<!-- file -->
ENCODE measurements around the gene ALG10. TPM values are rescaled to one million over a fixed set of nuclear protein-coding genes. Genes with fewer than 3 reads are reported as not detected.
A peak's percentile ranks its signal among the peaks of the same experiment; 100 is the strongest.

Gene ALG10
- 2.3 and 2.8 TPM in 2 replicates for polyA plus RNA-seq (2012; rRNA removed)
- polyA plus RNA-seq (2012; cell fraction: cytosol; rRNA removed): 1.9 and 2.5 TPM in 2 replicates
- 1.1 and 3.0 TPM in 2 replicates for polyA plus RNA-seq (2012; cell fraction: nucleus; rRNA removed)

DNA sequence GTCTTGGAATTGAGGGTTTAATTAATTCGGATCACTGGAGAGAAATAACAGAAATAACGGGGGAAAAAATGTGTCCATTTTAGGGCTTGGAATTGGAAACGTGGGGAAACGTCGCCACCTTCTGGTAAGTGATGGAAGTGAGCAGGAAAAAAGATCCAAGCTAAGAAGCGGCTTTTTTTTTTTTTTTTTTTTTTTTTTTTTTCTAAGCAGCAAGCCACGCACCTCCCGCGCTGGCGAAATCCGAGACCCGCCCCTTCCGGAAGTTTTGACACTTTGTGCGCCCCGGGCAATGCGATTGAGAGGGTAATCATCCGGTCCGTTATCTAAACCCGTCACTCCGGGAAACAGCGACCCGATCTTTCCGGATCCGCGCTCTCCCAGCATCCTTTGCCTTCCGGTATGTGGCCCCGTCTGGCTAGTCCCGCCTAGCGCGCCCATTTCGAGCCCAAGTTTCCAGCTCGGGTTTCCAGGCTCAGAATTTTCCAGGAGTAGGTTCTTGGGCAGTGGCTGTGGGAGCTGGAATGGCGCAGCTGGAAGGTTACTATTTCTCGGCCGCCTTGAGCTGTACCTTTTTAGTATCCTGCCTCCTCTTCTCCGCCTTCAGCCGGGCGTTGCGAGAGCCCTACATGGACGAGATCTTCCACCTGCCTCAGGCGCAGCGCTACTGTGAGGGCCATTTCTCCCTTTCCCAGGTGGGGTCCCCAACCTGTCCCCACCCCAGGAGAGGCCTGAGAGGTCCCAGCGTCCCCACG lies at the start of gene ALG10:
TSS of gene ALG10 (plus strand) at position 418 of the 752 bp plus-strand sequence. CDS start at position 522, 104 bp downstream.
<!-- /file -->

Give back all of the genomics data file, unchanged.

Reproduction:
ENCODE measurements around the gene ALG10. TPM values are rescaled to one million over a fixed set of nuclear protein-coding genes. Genes with fewer than 3 reads are reported as not detected.
A peak's percentile ranks its signal among the peaks of the same experiment; 100 is the strongest.

Gene ALG10
- 2.3 and 2.8 TPM in 2 replicates for polyA plus RNA-seq (2012; rRNA removed)
- polyA plus RNA-seq (2012; cell fraction: cytosol; rRNA removed): 1.9 and 2.5 TPM in 2 replicates
- 1.1 and 3.0 TPM in 2 replicates for polyA plus RNA-seq (2012; cell fraction: nucleus; rRNA removed)

DNA sequence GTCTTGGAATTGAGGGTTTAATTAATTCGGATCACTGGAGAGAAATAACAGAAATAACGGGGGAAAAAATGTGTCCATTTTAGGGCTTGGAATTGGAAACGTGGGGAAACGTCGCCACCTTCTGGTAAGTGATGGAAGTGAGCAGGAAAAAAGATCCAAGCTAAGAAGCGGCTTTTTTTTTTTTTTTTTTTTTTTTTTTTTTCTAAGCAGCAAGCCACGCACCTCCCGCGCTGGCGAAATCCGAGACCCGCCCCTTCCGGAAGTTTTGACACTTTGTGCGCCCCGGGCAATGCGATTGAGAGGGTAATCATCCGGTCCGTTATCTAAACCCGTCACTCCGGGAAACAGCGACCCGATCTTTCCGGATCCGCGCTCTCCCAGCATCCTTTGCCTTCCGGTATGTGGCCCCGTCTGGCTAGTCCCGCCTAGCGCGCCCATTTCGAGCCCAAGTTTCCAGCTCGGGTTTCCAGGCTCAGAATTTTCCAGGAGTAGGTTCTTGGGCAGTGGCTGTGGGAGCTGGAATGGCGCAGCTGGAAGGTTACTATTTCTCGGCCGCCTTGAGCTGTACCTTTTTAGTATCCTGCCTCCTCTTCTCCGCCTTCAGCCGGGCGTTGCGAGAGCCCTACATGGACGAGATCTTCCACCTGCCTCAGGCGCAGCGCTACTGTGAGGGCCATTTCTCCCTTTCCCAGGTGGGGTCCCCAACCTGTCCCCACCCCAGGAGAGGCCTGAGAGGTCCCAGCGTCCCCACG lies at the start of gene ALG10:
TSS of gene ALG10 (plus strand) at position 418 of the 752 bp plus-strand sequence. CDS start at position 522, 104 bp downstream.